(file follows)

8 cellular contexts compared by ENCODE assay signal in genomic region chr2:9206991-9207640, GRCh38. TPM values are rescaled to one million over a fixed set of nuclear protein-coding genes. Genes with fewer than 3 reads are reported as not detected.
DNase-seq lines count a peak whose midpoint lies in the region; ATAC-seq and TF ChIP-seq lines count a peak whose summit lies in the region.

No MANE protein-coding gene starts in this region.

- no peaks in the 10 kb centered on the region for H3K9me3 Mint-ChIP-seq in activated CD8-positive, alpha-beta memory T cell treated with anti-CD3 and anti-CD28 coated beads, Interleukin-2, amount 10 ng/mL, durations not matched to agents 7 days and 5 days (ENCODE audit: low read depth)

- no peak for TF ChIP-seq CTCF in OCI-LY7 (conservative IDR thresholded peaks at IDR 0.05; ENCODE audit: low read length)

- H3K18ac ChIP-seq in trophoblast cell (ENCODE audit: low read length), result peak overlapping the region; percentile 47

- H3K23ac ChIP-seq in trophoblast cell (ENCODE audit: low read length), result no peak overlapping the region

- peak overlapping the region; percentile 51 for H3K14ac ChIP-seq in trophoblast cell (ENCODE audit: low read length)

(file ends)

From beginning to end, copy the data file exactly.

8 cellular contexts compared by ENCODE assay signal in genomic region chr2:9206991-9207640, GRCh38. TPM values are rescaled to one million over a fixed set of nuclear protein-coding genes. Genes with fewer than 3 reads are reported as not detected.
DNase-seq lines count a peak whose midpoint lies in the region; ATAC-seq and TF ChIP-seq lines count a peak whose summit lies in the region.

No MANE protein-coding gene starts in this region.

- no peaks in the 10 kb centered on the region for H3K9me3 Mint-ChIP-seq in activated CD8-positive, alpha-beta memory T cell treated with anti-CD3 and anti-CD28 coated beads, Interleukin-2, amount 10 ng/mL, durations not matched to agents 7 days and 5 days (ENCODE audit: low read depth)

- no peak for TF ChIP-seq CTCF in OCI-LY7 (conservative IDR thresholded peaks at IDR 0.05; ENCODE audit: low read length)

- H3K18ac ChIP-seq in trophoblast cell (ENCODE audit: low read length), result peak overlapping the region; percentile 47

- H3K23ac ChIP-seq in trophoblast cell (ENCODE audit: low read length), result no peak overlapping the region

- peak overlapping the region; percentile 51 for H3K14ac ChIP-seq in trophoblast cell (ENCODE audit: low read length)